I work at the intersections of language, mind and health(care), exploring mental/physical illness. Examining the language of patients, carers, healthcare professionals, journalists, poets, writers, etc. I focus on how they say what they say to understand what it means to be unwell.
My approach is data-driven and broadly discourse analytic, focusing on any aspect of language that becomes relevant in a given context. I've worked specifically with metaphor, personal pronouns, negation, narratives, impoliteness, and humour, investigating, among others, how:
the ideologies of the UK hospice movement influence what health professionals consider a ‘good death’;
specific linguistic aspects of so-called auditory verbal hallucinations contribute to the distress of people who hear voices that others cannot hear;
humour helps people cope with cancer, build communities and regain a sense of empowerment;
the experience of depression is often characterized by physical pain and a split-self, along with emptiness and lethargy
I often use corpus methods (alongside qualitative tools), which allow me to examine large quantities of language data quickly and systematically and to support qualitative findings quantitatively. Whenever possible, I focus on the potential practical applications of any findings for the diagnosis and treatment of specific conditions and for the quality/effectiveness of healthcare services and communication.
I am currently Co-investigator in the £1m ESRC-funded project 'Questioning Vaccination Discourse: A corpus-based study (Quo VaDis)'. In an interdisciplinary team we aim to uncover and explore people's views and concerns around vaccinations by looking at how people actually talk or write about vaccination in different contexts. We want to better understand the range of pro-vaccination, anti-vaccination, and undecided views through language because how such controversial topics are talked about reflect and shape beliefs and attitudes, and potentially behaviour.
The project uses the latest techniques for large-scale computer-aided linguistic analysis to investigate discussions about vaccinations in English:
1. on social media (Mumsnet, reddit, Twitter)
2. in UK national press reports
3. in UK Parliamentary debates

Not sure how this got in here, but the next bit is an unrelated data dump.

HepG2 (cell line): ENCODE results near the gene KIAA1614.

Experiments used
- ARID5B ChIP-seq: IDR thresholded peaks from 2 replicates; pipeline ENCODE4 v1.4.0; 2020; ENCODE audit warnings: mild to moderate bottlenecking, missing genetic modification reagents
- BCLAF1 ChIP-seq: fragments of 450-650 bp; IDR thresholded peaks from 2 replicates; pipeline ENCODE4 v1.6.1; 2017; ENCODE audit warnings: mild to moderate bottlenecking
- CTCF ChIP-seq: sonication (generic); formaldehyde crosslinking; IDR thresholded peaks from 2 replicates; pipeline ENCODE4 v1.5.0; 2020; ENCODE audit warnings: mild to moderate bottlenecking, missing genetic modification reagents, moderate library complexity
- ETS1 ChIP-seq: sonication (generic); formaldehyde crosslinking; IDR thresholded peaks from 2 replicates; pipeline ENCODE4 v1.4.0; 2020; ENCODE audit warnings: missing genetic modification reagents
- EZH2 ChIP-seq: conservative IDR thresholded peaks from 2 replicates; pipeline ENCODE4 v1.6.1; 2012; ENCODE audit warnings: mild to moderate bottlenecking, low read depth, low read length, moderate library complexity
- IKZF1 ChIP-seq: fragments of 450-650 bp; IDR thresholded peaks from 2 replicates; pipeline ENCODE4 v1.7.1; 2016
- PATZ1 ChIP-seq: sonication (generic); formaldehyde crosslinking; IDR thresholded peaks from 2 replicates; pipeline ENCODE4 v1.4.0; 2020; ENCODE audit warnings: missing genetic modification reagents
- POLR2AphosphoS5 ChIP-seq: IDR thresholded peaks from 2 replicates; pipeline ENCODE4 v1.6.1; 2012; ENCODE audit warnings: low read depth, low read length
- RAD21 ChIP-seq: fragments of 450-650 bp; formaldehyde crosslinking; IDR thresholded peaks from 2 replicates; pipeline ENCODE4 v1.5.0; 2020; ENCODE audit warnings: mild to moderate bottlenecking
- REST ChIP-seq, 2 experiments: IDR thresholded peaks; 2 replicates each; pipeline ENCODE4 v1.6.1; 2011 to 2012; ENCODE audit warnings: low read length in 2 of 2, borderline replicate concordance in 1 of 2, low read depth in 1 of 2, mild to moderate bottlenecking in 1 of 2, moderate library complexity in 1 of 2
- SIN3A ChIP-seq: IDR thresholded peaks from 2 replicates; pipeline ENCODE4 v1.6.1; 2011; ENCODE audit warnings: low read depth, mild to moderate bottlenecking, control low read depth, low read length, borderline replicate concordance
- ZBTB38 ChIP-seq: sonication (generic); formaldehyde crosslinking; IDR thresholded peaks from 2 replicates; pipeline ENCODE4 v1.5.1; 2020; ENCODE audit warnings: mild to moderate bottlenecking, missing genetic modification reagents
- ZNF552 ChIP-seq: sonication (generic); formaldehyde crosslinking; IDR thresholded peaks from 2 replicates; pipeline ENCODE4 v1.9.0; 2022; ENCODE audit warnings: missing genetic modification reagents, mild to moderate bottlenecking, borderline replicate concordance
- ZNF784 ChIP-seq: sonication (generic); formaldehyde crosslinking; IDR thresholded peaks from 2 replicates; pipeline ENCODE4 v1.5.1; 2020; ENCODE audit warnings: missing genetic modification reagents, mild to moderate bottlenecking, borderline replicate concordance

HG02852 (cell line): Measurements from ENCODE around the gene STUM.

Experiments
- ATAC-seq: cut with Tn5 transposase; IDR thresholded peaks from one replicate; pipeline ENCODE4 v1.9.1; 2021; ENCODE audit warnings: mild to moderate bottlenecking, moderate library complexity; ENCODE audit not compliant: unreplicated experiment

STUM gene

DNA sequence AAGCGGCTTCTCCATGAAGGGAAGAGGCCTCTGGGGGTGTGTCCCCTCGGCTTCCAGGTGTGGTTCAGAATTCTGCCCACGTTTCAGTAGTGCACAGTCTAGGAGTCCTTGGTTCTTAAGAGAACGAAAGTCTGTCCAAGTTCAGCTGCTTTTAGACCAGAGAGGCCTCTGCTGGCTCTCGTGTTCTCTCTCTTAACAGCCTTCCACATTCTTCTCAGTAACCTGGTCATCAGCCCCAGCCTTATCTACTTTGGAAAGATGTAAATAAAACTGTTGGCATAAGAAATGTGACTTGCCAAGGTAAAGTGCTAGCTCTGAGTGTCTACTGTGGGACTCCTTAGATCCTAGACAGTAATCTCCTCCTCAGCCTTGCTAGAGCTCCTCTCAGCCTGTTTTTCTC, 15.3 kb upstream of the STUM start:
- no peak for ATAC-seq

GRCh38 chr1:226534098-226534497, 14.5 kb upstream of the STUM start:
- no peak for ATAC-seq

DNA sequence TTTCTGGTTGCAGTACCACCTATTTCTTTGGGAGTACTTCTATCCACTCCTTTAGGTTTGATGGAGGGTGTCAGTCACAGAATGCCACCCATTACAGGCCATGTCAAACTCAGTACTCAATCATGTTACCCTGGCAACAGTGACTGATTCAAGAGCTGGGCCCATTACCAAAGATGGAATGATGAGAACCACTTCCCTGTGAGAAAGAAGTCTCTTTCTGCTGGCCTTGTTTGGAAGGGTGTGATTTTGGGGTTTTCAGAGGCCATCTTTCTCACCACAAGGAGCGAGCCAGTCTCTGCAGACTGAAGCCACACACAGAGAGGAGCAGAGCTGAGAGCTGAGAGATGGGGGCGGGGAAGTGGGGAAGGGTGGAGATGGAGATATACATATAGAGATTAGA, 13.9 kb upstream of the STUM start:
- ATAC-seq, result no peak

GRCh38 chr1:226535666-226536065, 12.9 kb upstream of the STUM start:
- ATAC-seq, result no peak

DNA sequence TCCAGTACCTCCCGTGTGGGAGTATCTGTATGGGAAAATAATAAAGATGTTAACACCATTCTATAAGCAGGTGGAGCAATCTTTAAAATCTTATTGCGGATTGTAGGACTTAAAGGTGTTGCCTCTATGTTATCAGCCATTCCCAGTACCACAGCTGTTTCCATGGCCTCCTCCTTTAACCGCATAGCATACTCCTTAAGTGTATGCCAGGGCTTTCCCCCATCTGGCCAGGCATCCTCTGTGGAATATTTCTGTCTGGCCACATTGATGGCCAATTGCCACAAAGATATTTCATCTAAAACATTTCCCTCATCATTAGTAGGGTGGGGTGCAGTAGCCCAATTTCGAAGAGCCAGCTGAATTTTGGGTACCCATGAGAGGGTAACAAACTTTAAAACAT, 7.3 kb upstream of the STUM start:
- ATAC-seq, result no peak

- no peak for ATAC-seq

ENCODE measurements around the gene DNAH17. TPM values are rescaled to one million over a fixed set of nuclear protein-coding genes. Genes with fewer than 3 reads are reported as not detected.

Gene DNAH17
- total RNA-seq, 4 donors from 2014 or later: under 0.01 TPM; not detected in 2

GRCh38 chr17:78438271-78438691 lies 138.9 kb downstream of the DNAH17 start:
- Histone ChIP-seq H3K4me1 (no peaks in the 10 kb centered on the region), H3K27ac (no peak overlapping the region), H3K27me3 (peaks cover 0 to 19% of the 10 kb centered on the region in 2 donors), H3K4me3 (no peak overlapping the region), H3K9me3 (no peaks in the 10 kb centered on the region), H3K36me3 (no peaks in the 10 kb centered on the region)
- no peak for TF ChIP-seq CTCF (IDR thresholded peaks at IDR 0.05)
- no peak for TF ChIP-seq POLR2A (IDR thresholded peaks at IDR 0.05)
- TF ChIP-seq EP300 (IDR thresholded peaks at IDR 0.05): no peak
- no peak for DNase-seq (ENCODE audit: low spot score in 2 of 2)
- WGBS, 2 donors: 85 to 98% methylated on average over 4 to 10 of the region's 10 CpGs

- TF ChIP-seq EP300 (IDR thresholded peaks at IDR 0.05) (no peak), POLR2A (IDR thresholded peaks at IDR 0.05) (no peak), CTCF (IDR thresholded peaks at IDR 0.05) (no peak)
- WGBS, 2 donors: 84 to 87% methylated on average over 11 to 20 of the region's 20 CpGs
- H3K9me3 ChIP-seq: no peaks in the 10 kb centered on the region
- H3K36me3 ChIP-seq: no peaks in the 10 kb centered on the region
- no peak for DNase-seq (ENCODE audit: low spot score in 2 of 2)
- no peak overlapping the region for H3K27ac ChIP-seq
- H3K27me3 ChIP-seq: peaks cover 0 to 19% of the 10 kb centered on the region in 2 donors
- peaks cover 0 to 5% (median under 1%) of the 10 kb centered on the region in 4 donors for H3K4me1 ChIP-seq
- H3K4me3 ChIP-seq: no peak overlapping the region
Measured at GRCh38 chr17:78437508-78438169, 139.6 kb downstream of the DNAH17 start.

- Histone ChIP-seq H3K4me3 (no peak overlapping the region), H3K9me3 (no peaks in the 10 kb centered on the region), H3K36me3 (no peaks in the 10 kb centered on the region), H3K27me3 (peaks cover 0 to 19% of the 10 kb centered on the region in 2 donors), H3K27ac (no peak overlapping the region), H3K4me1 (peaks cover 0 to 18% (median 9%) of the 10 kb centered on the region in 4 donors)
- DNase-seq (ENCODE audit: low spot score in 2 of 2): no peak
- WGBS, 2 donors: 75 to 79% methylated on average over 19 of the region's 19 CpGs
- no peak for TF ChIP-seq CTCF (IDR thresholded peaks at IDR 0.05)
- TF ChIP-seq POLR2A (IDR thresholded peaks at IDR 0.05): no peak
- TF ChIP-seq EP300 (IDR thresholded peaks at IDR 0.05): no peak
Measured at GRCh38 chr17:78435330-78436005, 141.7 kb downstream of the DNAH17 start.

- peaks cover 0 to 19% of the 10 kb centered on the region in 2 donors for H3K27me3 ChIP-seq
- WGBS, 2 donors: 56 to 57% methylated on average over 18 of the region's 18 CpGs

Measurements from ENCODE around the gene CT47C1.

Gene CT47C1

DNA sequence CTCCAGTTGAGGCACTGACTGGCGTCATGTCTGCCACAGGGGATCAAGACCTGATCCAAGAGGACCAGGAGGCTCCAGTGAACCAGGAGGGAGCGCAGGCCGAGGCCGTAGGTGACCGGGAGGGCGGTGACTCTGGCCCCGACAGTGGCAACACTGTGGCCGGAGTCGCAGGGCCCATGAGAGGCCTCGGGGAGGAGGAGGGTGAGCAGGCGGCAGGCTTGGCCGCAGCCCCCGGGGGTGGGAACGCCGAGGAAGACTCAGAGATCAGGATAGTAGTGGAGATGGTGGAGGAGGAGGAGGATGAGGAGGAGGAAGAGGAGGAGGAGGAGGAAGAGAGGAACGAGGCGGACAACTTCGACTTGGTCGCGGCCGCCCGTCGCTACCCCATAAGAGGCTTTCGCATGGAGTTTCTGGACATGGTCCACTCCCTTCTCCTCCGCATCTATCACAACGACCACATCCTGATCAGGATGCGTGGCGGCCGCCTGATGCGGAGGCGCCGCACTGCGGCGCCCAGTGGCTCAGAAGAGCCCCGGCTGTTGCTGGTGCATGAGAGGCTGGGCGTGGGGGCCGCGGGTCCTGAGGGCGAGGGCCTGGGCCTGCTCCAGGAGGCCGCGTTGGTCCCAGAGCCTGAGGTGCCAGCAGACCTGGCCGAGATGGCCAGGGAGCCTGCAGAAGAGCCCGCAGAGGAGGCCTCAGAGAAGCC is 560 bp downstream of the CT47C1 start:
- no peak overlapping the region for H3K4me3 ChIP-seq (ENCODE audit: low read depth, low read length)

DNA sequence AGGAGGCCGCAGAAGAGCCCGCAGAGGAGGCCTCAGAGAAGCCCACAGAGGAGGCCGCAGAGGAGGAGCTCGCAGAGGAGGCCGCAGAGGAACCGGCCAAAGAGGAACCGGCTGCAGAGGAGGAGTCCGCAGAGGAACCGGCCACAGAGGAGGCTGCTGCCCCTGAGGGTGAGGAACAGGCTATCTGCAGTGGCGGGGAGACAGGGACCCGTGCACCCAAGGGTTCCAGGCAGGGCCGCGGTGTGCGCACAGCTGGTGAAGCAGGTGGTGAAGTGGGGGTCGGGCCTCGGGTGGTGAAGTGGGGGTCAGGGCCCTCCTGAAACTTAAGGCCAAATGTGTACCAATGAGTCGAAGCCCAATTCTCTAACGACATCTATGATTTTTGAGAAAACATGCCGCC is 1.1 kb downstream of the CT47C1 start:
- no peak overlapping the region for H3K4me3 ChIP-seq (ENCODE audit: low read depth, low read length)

Each of these datasets comprises millions of words and goes back in time. Vaccine hesitancy, after all, is not a new phenomenon. For the three social media platforms, the team will explore everything written about vaccinations since their inception (respectively, 2000, 2005 and 2006). The analysis of press reports will go back to 1990, and for UK parliamentary debates as far back as 1830.
To do justice to such quantities of data, Quo VaDis uses the computer-aided methods associated with Corpus Linguistics – a branch of Linguistics that involves the construction of large digital collections of naturally-occurring texts (known as ‘corpora’) and their analysis through tailor-made software. A corpus linguistic approach makes it possible to combine in a principled way the quantitative analysis of millions of words with the qualitative analysis of individual texts, patterns and interactions.
The team focuses on the different ways in which views about vaccinations are expressed, for example, through patterns of vocabulary, pronouns, negation, evaluation, metaphors, narratives, sources of evidence, and argumentation. We look at differences and similarities in pro-, anti-, and undecided views over time and across different groups of people, particularly as they form and interact on social media.
Our findings will make major contributions to understandings of vaccination views both in the UK and internationally. Through the involvement of our Project Partners, as well as more general engagement activities, our findings will be used as evidence for the design of future public health campaigns about vaccinations.
I am interested in supervising students in the following areas:
Applied linguistic approaches to experiences of illness, health and wellbeing, especially cancer, mental illness, COPD, and vaccination
Linguistic approaches to non/fictional illness narratives
Interactions in healthcare contexts (online or offline)
Metaphor in discourses of health (and other professional contexts)
Details on how to apply can be found here.